There's also a 2-in-1 version of this machine, but that's not what we're referring to here.
With this model, Lenovo has taken the kind of computing experience most of us assume is only possible with a desktop workstation housed in a large box under a desk, and not only made it portable, but squeezed it into a thin design.
It's ideal for those that need workstation power. The Lenovo ThinkPad P1 offers professional-grade Xeon processors, with up to six cores, an Nvidia Quadro T2000 graphics card and up to 64GB of memory.
You can stuff it with up to 4TB of nVME SSD storage, and opt for a 15.6-inch 4K display that’s not only touch-sensitive but colour-accurate too. It’s a great general-purpose workstation, capable of all kinds of visual design work and heavy lifting processor-intensive tasks.
Of course, it works great for coding as well. That’s partly thanks to Lenovo’s excellent keyboard design, but in general, the ThinkPad P1 is superbly built, including a semi-rugged chassis that can survive light knocks, and a very healthy selection of ports.
As it comes from Microsoft, the Surface Laptop 3 effectively offers a pure Windows 10 experience, making it a benchmark for testing and developing Windows software. It has a great design, a solid aluminium shell and a very comfortable keyboard. The newest version comes in matte black and offers fairly meaty specifications, with a Core i7, up to 16GB of memory, 1TB SSD storage and a high-resolution 13.5-inch screen that works with Microsoft’s Surface Pen stylus.
There are a lot of other variants, too, meaning you can get the power that you want. It isn't as cheap as some options out there but you do get a superb laptop, now with USB-C.
While Apple's MacBook Air is the most portable Apple laptop, the 13-inch MacBook Pro is a great choice for working with Xcode to develop apps for iOS and macOS when on the go.
New tenth-generation Intel CPUs are now an option, delivering across-the-board performance improvements, making this MacBook both portable and powerful. While it might weigh slightly more than the aforementioned MacBook models, the performance boost will be worth it when running taxing processing tasks, such as heavy-duty coding projects.
And since Macs can run Windows just fine via Boot Camp or in a virtual machine such as Parallels, you’ll be able to use your Mac to develop apps for any platform on Earth.
The latest HP Envy 13 is a great pick for programmers. HP recently made big changes to this popular 13-inch laptop by reducing the size and weight. Coupled with a high-quality touch-sensitive display, it’s both powerful and super portable. But perhaps the most noteworthy change is the stunning all-metal design, covering the keys and around the screen area that absolutely earns this laptop the ‘Envy’ moniker.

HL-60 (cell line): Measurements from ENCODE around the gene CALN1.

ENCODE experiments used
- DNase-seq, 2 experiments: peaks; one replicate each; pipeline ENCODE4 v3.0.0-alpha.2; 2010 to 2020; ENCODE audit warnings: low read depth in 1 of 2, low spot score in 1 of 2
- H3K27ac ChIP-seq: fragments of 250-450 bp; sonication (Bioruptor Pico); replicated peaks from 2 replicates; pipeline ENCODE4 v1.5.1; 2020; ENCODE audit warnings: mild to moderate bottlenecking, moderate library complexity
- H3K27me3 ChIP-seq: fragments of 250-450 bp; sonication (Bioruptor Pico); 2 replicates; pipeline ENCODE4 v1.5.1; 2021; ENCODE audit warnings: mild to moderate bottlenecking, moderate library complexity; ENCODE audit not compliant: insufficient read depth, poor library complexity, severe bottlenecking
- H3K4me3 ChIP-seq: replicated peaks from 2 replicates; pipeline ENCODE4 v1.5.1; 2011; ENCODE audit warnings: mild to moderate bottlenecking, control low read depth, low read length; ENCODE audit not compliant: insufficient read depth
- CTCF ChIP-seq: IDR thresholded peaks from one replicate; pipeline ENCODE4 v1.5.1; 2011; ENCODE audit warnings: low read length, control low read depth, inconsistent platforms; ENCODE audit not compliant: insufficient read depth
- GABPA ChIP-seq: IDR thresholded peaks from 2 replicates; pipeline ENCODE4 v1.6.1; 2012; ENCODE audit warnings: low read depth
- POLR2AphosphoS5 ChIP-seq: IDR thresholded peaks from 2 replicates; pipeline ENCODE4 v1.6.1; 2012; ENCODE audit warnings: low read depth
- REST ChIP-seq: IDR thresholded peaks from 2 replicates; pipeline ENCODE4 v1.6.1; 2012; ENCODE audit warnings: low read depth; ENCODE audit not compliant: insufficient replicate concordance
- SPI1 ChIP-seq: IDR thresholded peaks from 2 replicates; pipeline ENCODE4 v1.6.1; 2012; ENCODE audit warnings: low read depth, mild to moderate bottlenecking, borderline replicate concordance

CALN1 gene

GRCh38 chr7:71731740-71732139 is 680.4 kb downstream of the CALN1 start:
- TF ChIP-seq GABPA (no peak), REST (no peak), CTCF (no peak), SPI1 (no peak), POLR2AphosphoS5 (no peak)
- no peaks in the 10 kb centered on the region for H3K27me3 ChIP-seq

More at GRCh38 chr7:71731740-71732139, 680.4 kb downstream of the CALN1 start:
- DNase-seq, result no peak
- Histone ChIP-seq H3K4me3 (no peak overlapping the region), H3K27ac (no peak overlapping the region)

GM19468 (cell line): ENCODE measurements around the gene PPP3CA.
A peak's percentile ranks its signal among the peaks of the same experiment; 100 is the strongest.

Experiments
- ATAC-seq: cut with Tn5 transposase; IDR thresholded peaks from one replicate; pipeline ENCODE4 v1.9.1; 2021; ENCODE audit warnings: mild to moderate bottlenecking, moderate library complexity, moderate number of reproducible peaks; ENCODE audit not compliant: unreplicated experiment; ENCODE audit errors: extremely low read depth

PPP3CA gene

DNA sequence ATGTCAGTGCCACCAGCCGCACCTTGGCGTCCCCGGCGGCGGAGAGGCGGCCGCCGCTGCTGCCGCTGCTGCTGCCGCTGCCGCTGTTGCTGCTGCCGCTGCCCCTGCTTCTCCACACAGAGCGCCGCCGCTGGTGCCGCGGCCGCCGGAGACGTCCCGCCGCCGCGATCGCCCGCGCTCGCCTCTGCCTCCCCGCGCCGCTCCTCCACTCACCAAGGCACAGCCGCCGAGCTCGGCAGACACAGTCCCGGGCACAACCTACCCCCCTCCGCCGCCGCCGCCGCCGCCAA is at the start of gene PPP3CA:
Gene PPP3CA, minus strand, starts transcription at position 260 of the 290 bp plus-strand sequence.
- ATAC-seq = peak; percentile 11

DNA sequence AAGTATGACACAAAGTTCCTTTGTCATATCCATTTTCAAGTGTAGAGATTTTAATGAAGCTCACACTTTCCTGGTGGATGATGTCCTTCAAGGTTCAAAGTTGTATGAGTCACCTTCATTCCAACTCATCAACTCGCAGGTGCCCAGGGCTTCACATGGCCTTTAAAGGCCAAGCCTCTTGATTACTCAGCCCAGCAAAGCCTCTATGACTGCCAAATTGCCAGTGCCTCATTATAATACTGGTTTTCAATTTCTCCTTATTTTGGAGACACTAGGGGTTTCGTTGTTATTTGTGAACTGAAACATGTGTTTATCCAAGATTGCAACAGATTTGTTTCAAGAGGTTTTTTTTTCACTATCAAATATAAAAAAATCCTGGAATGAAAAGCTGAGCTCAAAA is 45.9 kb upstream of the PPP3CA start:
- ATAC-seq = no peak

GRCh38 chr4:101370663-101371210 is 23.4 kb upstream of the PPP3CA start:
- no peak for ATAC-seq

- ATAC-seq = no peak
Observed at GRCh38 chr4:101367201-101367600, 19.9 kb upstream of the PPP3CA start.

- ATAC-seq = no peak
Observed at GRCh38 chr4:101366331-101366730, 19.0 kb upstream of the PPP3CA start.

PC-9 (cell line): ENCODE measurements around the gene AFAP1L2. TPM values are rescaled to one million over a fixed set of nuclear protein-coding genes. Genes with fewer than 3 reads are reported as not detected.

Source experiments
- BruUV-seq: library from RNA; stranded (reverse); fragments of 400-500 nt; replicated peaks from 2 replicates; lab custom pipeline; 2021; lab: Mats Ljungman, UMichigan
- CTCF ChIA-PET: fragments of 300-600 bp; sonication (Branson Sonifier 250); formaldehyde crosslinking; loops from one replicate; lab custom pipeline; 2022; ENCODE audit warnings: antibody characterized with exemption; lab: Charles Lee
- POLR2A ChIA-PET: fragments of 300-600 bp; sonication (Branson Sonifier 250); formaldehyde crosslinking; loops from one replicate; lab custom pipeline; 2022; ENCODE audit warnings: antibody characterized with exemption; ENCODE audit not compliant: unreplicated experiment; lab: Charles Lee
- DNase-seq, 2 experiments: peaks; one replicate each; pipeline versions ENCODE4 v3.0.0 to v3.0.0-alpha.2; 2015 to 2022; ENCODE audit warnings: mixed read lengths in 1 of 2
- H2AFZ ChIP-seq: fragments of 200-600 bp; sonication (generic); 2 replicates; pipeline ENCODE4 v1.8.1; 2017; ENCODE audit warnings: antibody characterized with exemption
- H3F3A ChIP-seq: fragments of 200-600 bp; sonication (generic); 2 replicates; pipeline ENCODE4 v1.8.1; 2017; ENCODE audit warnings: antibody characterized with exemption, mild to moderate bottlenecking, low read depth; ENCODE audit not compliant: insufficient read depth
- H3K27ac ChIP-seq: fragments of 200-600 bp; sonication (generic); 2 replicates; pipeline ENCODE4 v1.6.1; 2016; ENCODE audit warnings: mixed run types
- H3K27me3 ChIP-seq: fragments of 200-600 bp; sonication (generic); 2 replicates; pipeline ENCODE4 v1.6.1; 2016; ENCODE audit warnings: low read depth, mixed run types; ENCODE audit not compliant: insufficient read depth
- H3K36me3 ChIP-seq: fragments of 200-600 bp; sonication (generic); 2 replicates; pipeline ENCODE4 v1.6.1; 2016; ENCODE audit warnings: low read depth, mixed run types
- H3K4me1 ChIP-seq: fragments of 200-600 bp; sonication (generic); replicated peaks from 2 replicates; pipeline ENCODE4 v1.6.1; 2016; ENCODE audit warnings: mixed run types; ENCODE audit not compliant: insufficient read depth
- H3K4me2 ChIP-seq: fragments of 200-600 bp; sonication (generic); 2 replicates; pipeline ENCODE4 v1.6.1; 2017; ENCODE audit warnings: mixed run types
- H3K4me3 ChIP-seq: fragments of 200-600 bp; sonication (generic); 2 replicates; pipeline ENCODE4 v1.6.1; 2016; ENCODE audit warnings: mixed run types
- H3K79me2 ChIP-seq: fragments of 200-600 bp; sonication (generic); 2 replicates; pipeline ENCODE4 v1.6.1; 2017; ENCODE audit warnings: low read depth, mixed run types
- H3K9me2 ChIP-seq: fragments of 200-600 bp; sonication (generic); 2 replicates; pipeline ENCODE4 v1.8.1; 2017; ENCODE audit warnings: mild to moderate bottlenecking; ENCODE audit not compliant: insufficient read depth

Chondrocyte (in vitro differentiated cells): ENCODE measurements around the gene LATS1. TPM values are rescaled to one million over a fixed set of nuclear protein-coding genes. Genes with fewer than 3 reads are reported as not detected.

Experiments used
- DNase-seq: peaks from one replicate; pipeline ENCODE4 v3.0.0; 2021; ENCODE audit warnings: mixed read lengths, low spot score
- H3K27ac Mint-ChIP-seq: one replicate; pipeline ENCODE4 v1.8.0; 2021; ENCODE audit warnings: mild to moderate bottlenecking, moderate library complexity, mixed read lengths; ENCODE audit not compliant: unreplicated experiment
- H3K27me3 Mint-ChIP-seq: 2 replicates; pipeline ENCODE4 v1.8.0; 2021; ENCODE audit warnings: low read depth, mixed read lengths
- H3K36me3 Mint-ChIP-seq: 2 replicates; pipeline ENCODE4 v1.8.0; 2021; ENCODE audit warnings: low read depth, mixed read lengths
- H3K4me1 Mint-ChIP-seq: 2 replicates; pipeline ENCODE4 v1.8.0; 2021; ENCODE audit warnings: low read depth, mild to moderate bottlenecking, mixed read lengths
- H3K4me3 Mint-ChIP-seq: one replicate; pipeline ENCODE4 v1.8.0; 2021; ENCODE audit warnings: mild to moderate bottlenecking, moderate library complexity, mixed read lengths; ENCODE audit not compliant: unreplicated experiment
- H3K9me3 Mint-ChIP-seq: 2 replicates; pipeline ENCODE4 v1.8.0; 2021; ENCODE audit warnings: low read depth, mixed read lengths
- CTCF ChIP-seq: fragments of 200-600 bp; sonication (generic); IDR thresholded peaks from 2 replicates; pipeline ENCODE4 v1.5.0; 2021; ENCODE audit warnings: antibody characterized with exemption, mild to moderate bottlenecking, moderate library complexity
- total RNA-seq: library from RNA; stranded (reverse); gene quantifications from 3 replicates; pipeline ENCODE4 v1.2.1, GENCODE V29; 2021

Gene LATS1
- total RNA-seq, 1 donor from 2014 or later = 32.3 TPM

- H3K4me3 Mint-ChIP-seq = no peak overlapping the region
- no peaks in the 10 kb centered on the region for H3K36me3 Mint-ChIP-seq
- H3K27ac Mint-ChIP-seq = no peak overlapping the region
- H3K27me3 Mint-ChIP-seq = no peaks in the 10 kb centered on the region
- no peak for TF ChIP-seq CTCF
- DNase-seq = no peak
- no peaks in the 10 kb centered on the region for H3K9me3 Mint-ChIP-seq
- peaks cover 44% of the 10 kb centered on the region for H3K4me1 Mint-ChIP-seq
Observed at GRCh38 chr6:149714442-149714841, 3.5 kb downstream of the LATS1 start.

The keyboard has plenty of travel, with page up and down keys, and the trackpad is large enough to be extremely comfortable - both critical aspects of a laptop for long coding sessions.
For Android developers, a Chromebook might seem a natural choice for the best possible integration with Google’s software and services, with full support for running Android software natively. However, many Chromebooks are designed to be highly affordable, with lower-spec features and performance suffering to bring the price down.
The Pixelbook Go is an upgrade from more basic models, designed to compete with the bigger laptop manufacturers. It still runs ChromeOS, which supports Google’s Android Studio development tools, but the hardware is right up there with a standard Windows laptop. You can also run Linux apps as well.
The Pixelbook Go is certainly the best Chromebook ever made. It packs some impressive hardware, including an Intel Core i7 processor, a choice of 8GB or 16GB RAM and a large and vibrant 1,920 x 1,080 screen or 4K touch screen if you really want to show off.
Best laptops for programming: What to look for
Programming can be done on many different types of machines but many programmers want something more than just a basic laptop.
Screen size is really important when selecting a top laptop for programming. You'll get more on a 15-inch screen than a smaller one, for example, so it's easier to read through code and make GUI adjustments. Of course, with a bigger display you sacrifice portability.
Memory is also key. Heavyweight development environments such as Visual Studio will run better with a healthy dollop of RAM and we'd recommend considering a minimum of 8GB but 16GB ideally.
Also consider getting an Intel Core i5 processor as a minimum – that level of power isn't exceptional but it will guarantee you enough performance, especially if you're doing things like working with complex website layouts that have a lot of background code. Large, complex programs compile faster with a faster processor.
Graphics can also be key depending on the development work you're doing. If you're working with game development in an environment such as Unreal Engine or Unity then you need to consider the graphical requirements of those apps.
And remember it's a good idea to use an operating system that's aligned with your goals. Want to develop in Xcode for the iPhone, iPad and Mac? Then you're going to need a Mac.